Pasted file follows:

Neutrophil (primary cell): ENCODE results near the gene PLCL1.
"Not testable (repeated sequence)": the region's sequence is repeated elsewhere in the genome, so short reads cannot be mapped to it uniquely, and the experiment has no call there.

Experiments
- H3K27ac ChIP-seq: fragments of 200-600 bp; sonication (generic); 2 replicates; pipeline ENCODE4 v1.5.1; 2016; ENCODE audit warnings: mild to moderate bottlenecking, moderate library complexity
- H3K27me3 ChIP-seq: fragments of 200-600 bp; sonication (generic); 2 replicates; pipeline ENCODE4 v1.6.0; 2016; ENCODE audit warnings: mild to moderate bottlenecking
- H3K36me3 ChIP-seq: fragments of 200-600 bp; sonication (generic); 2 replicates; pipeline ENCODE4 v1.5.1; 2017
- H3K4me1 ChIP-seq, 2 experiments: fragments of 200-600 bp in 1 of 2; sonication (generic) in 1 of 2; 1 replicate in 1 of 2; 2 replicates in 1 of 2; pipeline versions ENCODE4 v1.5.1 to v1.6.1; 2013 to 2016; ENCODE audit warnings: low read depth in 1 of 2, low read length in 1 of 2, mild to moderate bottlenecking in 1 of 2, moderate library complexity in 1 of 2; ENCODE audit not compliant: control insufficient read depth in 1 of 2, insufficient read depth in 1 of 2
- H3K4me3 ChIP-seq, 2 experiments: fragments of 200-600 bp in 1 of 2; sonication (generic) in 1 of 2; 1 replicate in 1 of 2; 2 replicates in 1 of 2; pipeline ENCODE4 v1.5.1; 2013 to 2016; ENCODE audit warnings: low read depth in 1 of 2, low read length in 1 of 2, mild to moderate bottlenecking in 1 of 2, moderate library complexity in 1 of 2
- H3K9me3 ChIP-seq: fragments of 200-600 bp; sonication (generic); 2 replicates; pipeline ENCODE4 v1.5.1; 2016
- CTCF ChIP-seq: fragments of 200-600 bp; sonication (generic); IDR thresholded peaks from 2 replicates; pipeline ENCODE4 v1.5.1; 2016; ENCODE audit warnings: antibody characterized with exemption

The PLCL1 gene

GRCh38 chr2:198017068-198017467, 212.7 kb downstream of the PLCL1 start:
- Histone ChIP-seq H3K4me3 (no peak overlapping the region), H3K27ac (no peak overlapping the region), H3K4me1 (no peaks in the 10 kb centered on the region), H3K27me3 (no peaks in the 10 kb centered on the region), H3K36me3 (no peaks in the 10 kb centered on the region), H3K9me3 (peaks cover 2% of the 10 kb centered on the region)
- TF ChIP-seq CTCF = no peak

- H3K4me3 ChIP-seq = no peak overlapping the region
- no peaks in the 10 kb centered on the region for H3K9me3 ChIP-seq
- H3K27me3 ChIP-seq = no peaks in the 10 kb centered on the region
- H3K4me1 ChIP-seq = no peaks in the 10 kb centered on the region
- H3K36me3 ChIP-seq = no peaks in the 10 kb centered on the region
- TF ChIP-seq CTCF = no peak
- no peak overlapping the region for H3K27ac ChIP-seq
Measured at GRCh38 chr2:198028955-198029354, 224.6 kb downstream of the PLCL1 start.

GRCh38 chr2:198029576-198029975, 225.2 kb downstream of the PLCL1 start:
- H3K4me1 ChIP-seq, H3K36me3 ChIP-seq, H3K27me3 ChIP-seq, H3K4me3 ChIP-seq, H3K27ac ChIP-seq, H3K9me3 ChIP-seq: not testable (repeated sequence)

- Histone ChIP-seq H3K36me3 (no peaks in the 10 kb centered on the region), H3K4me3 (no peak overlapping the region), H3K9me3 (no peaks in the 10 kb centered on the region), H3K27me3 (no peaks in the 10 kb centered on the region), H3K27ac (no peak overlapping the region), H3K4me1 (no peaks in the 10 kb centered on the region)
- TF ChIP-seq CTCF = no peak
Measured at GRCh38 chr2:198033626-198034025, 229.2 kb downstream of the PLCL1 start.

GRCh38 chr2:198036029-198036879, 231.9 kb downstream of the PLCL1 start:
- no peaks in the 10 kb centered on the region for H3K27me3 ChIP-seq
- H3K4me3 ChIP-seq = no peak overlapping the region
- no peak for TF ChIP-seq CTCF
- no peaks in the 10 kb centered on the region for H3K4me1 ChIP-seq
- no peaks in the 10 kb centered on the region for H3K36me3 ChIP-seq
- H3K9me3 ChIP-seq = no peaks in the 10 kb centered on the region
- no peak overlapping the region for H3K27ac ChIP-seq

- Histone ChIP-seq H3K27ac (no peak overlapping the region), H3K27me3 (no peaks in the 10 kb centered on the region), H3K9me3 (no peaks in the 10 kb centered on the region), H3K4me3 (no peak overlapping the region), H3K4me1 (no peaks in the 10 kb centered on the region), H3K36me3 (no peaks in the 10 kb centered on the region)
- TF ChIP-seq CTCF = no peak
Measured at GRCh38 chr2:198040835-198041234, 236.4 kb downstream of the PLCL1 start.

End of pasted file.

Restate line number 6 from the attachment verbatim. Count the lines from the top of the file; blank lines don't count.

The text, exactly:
- H3K36me3 ChIP-seq: fragments of 200-600 bp; sonication (generic); 2 replicates; pipeline ENCODE4 v1.5.1; 2017